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Knicks' key versus Heat: Slow them down

Dwyane Wade and LeBron James. Fast and faster. The most dangerous fast-break attack in basketball.

That's one of the main things on the minds of the Knicks heading into their first-round series against the Heat, starting Saturday in Miami (3:30 p.m. ET on ABC).

AP Photo/Chuck Burton

Amare Stoudemire looked good against the Bobcats on Thursday, and feels good about how the Knicks match up against the Heat.

"Miami's a team that plays great getting turnovers, and they get out and run well," said Amare Stoudemire after the Knicks beat the Bobcats on Thursday night 104-84 in both teams' regular-season finale. "So if we can contain our turnovers and contain their fast break, we've got a great chance to win. Half-court defensively, we're playing as one of the best in the league, but it's easier said than done. It's going to be a tough battle, regardless."

There's no denying how good the Heat are in transition, but when the pace slows down and they have to initiate their half-court offense, that can be a different story. One of their biggest weaknesses is half-court execution when the game bogs down, which is what the playoffs are all about. Grind-out possessions.

In general, the Heat's offense is mostly about beating defenders off the dribble with James and Wade, and they are two of the best at it, along with the Thunder's Kevin Durant and Russell Westbrook -- the equivalent of the Heat in the Western Conference. But if the Heat play a team that can force them into grind-out possessions -- which the Knicks can do because of their half-court defense -- that's where they're vulnerable, especially if they're not making 3-point shots. Already, they don't get the ball inside much at all, and the Knicks have the ability to further disrupt their offense.

"We're a much better defensive team than we were before, and we have so many threats offensively that we can match up with their offensive threats," Stoudemire said. "I think we are even as far as our starting lineups, and I think our second unit is a little bit stronger."

Overall, the Heat can end up getting very stagnant offensively in their half-court offense in a pressure-filled game, which hurt them in last year's Finals, with Tyson Chandler being the defensive anchor for the Mavericks. And that's exactly what the Knicks want to do -- make half-court defensive stops and limit fast-break opportunities. (They're also very glad to have Chandler on their side this season.)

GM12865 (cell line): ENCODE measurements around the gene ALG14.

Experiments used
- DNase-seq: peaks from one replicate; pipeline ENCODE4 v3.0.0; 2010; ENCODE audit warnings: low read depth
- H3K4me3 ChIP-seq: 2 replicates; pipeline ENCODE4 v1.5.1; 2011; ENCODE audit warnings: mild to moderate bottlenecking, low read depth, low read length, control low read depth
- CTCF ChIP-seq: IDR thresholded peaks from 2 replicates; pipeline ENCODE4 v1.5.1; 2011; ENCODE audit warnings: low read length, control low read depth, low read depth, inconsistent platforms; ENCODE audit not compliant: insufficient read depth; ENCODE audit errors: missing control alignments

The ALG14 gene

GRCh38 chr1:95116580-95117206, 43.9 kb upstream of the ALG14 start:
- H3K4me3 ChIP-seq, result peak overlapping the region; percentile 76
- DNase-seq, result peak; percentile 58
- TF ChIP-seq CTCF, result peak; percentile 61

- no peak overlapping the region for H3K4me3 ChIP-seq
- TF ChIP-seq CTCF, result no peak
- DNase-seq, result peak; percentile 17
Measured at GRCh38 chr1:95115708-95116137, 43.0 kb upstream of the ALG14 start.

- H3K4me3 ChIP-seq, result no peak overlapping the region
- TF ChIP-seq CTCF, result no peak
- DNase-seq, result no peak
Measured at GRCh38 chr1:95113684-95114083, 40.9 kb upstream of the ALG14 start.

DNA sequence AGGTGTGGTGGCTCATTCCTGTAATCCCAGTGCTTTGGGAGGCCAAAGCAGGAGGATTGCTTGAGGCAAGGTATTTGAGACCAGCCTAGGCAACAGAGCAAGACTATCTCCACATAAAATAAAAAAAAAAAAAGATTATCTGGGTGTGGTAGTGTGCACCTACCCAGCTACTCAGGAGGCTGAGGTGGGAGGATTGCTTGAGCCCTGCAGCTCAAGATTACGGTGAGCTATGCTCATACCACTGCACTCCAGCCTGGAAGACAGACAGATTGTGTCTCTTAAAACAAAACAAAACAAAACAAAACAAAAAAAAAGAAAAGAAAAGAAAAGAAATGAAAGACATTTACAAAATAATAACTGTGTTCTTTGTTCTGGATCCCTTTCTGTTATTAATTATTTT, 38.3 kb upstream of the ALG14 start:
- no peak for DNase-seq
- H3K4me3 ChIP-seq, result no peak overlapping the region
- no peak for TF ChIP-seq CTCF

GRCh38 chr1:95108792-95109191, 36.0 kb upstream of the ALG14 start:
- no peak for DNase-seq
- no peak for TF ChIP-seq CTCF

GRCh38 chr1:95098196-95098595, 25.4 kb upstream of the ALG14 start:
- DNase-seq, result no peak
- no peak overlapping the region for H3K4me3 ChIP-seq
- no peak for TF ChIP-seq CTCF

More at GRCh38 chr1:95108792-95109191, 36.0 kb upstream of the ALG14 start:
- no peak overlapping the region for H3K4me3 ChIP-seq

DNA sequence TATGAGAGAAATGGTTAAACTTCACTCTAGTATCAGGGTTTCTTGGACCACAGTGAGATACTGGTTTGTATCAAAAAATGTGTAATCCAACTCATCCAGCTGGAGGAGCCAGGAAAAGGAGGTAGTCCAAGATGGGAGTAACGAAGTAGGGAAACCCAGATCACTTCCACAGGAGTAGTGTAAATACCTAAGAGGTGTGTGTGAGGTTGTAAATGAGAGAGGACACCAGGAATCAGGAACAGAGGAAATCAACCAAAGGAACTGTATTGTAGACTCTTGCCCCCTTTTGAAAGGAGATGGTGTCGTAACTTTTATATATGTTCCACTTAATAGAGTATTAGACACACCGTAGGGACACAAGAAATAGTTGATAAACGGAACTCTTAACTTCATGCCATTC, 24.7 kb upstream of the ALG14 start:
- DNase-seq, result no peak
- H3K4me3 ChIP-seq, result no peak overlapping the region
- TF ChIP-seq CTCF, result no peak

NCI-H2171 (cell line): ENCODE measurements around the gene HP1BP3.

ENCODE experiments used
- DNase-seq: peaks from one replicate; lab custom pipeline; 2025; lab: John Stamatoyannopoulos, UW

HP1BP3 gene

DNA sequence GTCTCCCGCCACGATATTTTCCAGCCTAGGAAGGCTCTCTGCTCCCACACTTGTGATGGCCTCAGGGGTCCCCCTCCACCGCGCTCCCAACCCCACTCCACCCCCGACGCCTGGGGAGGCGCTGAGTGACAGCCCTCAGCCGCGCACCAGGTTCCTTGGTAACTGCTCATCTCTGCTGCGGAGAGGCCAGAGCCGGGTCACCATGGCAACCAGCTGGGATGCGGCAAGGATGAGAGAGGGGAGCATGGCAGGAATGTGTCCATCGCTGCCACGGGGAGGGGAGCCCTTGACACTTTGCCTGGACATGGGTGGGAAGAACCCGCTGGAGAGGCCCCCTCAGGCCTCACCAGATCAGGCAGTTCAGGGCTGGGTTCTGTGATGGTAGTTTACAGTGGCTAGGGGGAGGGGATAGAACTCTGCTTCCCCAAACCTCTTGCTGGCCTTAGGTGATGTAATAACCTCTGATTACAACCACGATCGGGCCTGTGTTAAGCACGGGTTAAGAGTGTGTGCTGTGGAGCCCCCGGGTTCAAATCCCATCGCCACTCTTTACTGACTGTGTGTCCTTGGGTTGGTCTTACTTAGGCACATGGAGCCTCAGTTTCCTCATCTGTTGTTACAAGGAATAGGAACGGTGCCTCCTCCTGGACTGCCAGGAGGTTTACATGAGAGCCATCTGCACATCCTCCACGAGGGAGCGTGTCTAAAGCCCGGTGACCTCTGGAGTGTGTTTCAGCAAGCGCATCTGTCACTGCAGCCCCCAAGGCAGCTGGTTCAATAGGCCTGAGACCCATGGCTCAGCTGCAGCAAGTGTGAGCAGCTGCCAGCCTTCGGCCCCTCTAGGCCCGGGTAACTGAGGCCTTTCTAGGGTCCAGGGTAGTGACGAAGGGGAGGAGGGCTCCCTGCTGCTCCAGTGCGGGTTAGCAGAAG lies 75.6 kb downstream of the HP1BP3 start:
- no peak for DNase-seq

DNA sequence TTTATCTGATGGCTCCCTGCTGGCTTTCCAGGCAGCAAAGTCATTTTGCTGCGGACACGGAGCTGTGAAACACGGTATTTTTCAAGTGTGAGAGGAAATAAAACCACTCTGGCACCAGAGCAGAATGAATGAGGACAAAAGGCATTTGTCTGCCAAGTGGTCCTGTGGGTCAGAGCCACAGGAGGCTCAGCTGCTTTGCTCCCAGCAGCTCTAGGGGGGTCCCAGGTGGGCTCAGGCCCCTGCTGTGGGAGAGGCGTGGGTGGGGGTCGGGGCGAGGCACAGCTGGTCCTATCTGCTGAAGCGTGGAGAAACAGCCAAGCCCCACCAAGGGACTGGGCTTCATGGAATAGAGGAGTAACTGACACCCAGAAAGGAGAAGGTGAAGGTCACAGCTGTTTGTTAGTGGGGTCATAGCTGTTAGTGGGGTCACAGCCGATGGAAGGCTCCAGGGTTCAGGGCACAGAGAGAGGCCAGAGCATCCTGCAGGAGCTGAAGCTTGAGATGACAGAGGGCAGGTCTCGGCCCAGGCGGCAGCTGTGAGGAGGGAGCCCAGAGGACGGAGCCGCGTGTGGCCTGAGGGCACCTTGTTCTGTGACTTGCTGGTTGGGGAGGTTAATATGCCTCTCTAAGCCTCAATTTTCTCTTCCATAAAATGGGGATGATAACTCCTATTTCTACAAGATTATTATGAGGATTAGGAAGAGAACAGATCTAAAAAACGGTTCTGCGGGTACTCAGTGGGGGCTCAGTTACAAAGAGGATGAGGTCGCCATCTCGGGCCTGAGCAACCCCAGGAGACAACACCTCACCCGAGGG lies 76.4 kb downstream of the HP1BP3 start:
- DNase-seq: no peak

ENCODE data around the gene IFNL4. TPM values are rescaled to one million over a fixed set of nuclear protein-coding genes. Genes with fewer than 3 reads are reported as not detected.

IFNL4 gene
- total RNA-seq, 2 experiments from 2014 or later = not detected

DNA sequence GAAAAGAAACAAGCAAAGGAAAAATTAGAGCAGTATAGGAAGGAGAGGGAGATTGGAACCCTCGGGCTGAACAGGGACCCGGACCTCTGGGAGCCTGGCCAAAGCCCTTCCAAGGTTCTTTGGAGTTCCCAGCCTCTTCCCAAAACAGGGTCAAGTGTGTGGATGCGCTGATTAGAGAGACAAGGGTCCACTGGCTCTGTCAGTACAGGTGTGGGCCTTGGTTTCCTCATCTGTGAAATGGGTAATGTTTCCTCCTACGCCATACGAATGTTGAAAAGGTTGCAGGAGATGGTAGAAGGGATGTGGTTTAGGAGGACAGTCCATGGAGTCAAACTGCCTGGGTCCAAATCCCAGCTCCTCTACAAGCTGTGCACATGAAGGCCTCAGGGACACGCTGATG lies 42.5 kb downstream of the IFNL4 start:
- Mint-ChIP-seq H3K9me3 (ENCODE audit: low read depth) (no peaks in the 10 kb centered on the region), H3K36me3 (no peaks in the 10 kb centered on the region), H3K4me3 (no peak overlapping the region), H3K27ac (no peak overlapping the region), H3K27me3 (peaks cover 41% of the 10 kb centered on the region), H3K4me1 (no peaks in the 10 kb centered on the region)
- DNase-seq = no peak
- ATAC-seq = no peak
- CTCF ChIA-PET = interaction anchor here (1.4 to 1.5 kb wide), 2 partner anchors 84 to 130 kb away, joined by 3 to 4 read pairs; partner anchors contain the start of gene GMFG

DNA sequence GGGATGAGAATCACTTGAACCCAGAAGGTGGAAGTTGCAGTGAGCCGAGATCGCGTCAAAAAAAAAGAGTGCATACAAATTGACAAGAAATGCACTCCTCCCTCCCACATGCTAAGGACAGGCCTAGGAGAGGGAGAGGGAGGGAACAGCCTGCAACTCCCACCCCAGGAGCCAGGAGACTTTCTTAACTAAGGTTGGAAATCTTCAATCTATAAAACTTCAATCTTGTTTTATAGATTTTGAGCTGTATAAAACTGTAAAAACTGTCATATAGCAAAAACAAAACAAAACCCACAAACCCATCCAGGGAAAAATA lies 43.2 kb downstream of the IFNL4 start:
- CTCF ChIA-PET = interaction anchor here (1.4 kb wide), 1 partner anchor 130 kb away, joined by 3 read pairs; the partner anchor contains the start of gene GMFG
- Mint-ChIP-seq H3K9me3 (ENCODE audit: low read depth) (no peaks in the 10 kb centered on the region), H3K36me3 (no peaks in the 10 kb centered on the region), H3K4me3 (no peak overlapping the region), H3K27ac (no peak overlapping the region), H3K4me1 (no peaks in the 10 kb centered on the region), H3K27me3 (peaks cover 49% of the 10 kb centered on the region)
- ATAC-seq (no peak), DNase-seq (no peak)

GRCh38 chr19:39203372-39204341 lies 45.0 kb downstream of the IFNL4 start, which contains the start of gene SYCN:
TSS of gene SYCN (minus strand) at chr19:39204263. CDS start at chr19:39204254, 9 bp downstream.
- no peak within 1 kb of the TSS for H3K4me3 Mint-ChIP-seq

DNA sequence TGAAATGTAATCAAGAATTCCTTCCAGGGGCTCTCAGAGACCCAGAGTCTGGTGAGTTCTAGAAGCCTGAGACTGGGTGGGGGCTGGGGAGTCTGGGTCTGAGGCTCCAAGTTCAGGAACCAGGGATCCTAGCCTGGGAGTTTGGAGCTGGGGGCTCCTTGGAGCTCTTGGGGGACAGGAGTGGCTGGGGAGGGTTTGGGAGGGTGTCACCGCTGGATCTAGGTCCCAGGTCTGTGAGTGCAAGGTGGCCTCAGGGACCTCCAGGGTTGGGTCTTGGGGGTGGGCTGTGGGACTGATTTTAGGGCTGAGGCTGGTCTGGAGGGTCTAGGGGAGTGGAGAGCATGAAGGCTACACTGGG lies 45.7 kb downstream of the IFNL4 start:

"Absolutely, absolutely, because it's going to come to a slow pace," coach Mike Woodson told ESPNNewYork.com after Wednesday's shootaround at the Knicks' training facility. "You might have one or two games in the playoffs where things just get out of hand and you have big numbers on the scoreboard. But 90 percent of the games are going to be ugly because nobody wants to go home, and only the strong is going to survive. That's how I look at it."

Stoudemire said every possession in the playoffs is very important, and that's where the Knicks' half-court defense comes into play. The Knicks have held opponents to 91.5 points per game since March 14 (when Woodson took over) -- the fourth-best mark in the NBA. Also during that span, they've allowed only 11.6 fast-break points per game -- 10th-best in the league.

"It's really down to the team that makes the less mistakes normally wins the game and normally wins the series," Stoudemire told ESPNNewYork.com at Wednesday's shootaround. "So we have a certain game plan and we have to make sure that we really study the game plan, key in on personnel and really take care of the ball. I'm very, very huge on that because turnovers in the playoffs ... you can't go into a game and say, 'We lost this game because of 21 turnovers.' One loss in the playoffs can be the series, so we've got to be very, very careful."

While there was a lot of debate heading into Thursday night about whom the Knicks would fare better against, the Bulls or the Heat, the Knicks themselves didn't get caught up in that. They respected both teams for compiling the top two records in the East during the regular season.

Of course, that doesn't mean there's not a little extra motivation heading into Miami.

"It's going to be a great matchup. A lot of rivalry history there," J.R. Smith said after the Bobcats game. "More than anything, we're ready to play. A lot of people were speculating, 'Do we want to play them or the Bulls?' I mean, it doesn't matter. In order to be an NBA champion, you've got to beat the best teams in the NBA. That's our goal and we're not going to stop until we get it."

Woodson is also excited about the matchup.

"I couldn't be happier. That's what we played for," he said. "It was a great regular season and now it's playoff-basketball time. They will be ready. They're battle-tested, well-coached. It should be a good series."

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